After winning World Car of the Year a few years ago,we have been waiting patiently for the Leaf to find its way to our shores and it certainly doesn’t disappoint, but the whole green mobility isn’t something South African motorists can fully wrap their heads around though.
Maybe it’s the plug-in-and-charge compared to filling-up-and-go that we not quite used to yet, but the Leaf is actually a pretty simple car to live with, provided you plan your drives.
Allow me to explain: the Nissan Leaf arrived at our office with a 122km range, more than enough to get me home and even run some errands. The key, however, is to charge the vehicle while it stands around - in the evening while you sleeping or during working hours, so should you need it, it has the necessary range.
Alternatively, you can pop into your local Nissan dealership for a 30-minute ‘quick charge’, which will give you an 80% charge.
There’s something soothing about commuting in utter silence as no tailpipes means no emissions - only a fully electric drivetrain featuring a 24kWh lithium-ion battery pack linked to a front-mounted 80kW electric motor propels the car along like a Buddha’s monk. The Leaf can take you to motoring nirvana.
But although it feels smooth on the road, it can kick-off with some vigour, boasting 254Nm of torque.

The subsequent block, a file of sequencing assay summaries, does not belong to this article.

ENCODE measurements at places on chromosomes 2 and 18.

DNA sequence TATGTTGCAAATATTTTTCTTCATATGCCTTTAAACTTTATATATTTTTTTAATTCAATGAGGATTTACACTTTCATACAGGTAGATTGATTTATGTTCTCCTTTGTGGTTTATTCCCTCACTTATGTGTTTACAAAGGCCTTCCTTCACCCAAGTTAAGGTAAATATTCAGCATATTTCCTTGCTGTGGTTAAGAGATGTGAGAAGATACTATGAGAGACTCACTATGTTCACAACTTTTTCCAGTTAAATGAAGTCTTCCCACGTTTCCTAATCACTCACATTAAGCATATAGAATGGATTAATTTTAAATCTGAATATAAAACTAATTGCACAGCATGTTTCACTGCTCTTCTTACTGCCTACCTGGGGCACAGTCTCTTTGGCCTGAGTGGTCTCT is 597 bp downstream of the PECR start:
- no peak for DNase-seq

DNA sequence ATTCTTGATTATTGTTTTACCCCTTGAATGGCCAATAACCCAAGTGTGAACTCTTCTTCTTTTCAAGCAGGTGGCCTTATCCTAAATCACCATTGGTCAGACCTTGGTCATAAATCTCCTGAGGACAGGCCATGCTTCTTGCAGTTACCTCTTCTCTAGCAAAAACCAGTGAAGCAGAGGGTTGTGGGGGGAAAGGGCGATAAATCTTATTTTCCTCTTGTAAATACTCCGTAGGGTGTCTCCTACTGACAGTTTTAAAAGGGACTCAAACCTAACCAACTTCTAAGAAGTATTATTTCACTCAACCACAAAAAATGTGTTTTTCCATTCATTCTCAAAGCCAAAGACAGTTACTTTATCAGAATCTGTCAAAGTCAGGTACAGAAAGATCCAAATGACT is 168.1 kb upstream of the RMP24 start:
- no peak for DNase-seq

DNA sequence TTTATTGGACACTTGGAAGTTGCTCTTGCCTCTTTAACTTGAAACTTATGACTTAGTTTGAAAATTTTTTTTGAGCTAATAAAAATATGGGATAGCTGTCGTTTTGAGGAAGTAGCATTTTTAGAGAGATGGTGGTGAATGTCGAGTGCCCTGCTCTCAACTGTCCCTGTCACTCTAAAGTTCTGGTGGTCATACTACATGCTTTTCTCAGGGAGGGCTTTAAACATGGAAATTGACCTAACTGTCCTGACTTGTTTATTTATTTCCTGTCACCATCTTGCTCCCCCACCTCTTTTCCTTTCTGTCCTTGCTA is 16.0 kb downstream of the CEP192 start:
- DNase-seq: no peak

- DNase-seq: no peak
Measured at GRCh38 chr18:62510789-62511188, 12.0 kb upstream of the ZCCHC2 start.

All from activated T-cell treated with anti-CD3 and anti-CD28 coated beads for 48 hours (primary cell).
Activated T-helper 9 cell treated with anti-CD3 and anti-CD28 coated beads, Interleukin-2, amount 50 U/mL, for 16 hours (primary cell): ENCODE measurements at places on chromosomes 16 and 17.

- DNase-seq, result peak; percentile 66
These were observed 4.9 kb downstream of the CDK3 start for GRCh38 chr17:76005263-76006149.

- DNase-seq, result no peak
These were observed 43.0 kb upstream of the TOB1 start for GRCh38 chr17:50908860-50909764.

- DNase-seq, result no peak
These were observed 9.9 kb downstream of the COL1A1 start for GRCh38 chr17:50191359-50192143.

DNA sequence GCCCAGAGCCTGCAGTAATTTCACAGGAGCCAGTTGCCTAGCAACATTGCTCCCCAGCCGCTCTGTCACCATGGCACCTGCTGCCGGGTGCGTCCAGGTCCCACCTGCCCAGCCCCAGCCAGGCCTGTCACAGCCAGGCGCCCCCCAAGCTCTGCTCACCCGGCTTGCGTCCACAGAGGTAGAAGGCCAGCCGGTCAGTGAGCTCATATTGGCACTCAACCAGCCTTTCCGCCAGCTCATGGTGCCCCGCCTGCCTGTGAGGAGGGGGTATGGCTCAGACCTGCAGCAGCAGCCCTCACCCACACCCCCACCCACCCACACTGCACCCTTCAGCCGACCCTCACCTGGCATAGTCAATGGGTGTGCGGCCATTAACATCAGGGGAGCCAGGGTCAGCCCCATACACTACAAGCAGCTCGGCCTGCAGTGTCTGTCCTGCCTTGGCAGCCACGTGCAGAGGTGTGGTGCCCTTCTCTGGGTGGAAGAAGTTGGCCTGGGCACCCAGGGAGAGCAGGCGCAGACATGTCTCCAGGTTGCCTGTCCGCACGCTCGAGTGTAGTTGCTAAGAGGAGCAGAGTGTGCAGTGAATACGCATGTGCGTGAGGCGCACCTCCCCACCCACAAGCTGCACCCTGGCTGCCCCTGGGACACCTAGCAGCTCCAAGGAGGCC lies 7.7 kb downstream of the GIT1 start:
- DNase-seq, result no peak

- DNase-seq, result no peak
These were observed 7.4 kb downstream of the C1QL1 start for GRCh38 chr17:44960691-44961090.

The cabin also isn’t a bad place to be, as it’s fitted with loads of creature comforts such as air conditioning, electric windows and radio with CD and USB, essentially meaning you’re not sacrificing luxuries in order to go green.
Nissan has packed the car with energy saving features to make it as efficient as possible. For instance, a switchable eco driving mode is available as standard, which reduces throttle sensitivity and mimics the driving characteristics of conventional vehicles while also encouraging economical driving habits to maximise the batteries’ driving range.
Add to this eco-friendly tyres with low rolling resistance and a noise-conscious design, as well as a roof spoiler with integrated solar panel which feeds the conventional 12-Volt battery with solar power in order to minimise the impact of ancillary systems on the main battery pack.
Admittedly, the Leaf and electric mobility have some ways to go if it’s to be fully embraced as there are still shortfalls. The range being the biggest concern, because of the sheer size of SA and longer travelling distances we have compared to European countries, the Leaf will have to be a secondary car in your household.
Furthermore, given our shoddy power supply, load shedding and the inability to charge your Leaf is a real concern. The initial purchase price is also on hard to swallow as it starts at R446 000 and comes standard with a 3-year/100 000 km mechanical warranty and 3-year/90 000 km service plan.
But look at where mobility is going, Nissan is certainly leading the way and took a brave step introducing it to SA. Being the first to do anything is always tough and I’m sure this product will evolve and improve, and I feel lucky to have driven the next piece of motoring history.